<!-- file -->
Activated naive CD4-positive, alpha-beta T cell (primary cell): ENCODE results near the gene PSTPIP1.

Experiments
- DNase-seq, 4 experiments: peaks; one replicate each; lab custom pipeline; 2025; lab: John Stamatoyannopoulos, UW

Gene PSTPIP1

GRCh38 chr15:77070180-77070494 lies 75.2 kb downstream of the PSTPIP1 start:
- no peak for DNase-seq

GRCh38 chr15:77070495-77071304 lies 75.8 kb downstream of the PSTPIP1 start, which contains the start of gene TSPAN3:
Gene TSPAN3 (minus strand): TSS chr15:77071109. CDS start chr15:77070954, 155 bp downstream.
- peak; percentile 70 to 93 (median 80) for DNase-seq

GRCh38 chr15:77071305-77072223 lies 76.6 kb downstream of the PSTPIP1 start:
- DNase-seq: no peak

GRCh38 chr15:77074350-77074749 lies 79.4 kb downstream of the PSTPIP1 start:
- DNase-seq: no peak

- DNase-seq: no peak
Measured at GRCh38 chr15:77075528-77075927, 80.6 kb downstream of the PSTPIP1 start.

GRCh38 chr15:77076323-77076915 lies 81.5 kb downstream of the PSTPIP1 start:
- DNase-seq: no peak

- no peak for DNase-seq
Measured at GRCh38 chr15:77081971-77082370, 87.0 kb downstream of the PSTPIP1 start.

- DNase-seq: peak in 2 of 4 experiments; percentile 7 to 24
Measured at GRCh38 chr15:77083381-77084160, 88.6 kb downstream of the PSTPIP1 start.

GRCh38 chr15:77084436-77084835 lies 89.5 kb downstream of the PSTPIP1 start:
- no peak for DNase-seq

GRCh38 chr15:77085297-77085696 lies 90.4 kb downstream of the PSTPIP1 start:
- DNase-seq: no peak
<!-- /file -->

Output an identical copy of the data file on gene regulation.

Activated naive CD4-positive, alpha-beta T cell (primary cell): ENCODE results near the gene PSTPIP1.

Experiments
- DNase-seq, 4 experiments: peaks; one replicate each; lab custom pipeline; 2025; lab: John Stamatoyannopoulos, UW

Gene PSTPIP1

GRCh38 chr15:77070180-77070494 lies 75.2 kb downstream of the PSTPIP1 start:
- no peak for DNase-seq

GRCh38 chr15:77070495-77071304 lies 75.8 kb downstream of the PSTPIP1 start, which contains the start of gene TSPAN3:
Gene TSPAN3 (minus strand): TSS chr15:77071109. CDS start chr15:77070954, 155 bp downstream.
- peak; percentile 70 to 93 (median 80) for DNase-seq

GRCh38 chr15:77071305-77072223 lies 76.6 kb downstream of the PSTPIP1 start:
- DNase-seq: no peak

GRCh38 chr15:77074350-77074749 lies 79.4 kb downstream of the PSTPIP1 start:
- DNase-seq: no peak

- DNase-seq: no peak
Measured at GRCh38 chr15:77075528-77075927, 80.6 kb downstream of the PSTPIP1 start.

GRCh38 chr15:77076323-77076915 lies 81.5 kb downstream of the PSTPIP1 start:
- DNase-seq: no peak

- no peak for DNase-seq
Measured at GRCh38 chr15:77081971-77082370, 87.0 kb downstream of the PSTPIP1 start.

- DNase-seq: peak in 2 of 4 experiments; percentile 7 to 24
Measured at GRCh38 chr15:77083381-77084160, 88.6 kb downstream of the PSTPIP1 start.

GRCh38 chr15:77084436-77084835 lies 89.5 kb downstream of the PSTPIP1 start:
- no peak for DNase-seq

GRCh38 chr15:77085297-77085696 lies 90.4 kb downstream of the PSTPIP1 start:
- DNase-seq: no peak